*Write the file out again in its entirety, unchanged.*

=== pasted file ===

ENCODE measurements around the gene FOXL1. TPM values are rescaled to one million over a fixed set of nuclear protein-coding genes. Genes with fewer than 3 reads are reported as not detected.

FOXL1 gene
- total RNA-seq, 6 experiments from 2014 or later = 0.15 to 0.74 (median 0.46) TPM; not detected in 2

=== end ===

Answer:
ENCODE measurements around the gene FOXL1. TPM values are rescaled to one million over a fixed set of nuclear protein-coding genes. Genes with fewer than 3 reads are reported as not detected.

FOXL1 gene
- total RNA-seq, 6 experiments from 2014 or later = 0.15 to 0.74 (median 0.46) TPM; not detected in 2